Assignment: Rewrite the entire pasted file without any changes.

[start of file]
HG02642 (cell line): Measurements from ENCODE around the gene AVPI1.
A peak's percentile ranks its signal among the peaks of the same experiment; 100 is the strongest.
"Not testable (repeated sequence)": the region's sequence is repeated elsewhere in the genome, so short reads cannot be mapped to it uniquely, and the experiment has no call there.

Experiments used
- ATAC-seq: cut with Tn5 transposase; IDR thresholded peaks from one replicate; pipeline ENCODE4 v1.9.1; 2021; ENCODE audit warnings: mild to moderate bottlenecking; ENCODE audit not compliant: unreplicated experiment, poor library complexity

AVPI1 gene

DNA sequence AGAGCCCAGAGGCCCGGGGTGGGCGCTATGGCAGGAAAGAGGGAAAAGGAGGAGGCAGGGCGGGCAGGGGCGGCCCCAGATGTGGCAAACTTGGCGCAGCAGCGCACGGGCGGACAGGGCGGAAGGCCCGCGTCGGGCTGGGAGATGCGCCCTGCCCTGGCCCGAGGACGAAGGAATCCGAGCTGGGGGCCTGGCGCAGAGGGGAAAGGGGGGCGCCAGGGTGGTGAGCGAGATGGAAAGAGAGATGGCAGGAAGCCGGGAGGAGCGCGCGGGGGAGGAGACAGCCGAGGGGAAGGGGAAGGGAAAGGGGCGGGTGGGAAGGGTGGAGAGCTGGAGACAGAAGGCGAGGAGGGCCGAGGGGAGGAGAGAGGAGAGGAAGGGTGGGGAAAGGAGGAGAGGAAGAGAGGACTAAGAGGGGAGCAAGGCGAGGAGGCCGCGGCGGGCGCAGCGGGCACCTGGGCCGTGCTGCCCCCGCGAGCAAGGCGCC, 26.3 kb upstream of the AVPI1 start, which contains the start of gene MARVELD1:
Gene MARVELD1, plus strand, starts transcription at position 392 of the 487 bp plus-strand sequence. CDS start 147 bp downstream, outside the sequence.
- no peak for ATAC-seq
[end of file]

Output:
HG02642 (cell line): Measurements from ENCODE around the gene AVPI1.
A peak's percentile ranks its signal among the peaks of the same experiment; 100 is the strongest.
"Not testable (repeated sequence)": the region's sequence is repeated elsewhere in the genome, so short reads cannot be mapped to it uniquely, and the experiment has no call there.

Experiments used
- ATAC-seq: cut with Tn5 transposase; IDR thresholded peaks from one replicate; pipeline ENCODE4 v1.9.1; 2021; ENCODE audit warnings: mild to moderate bottlenecking; ENCODE audit not compliant: unreplicated experiment, poor library complexity

AVPI1 gene

DNA sequence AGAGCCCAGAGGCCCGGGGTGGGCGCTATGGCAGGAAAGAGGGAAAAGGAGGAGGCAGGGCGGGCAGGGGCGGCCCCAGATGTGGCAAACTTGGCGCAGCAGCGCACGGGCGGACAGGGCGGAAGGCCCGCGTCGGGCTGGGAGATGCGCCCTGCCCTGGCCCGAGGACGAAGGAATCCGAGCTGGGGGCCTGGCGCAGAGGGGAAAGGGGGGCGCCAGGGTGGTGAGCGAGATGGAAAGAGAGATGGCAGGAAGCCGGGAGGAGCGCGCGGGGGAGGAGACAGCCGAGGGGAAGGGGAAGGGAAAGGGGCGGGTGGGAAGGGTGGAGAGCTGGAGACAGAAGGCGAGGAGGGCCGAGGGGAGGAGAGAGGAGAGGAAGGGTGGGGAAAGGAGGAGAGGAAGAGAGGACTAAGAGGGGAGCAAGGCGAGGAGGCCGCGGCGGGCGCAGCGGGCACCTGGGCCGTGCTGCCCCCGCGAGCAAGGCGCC, 26.3 kb upstream of the AVPI1 start, which contains the start of gene MARVELD1:
Gene MARVELD1, plus strand, starts transcription at position 392 of the 487 bp plus-strand sequence. CDS start 147 bp downstream, outside the sequence.
- no peak for ATAC-seq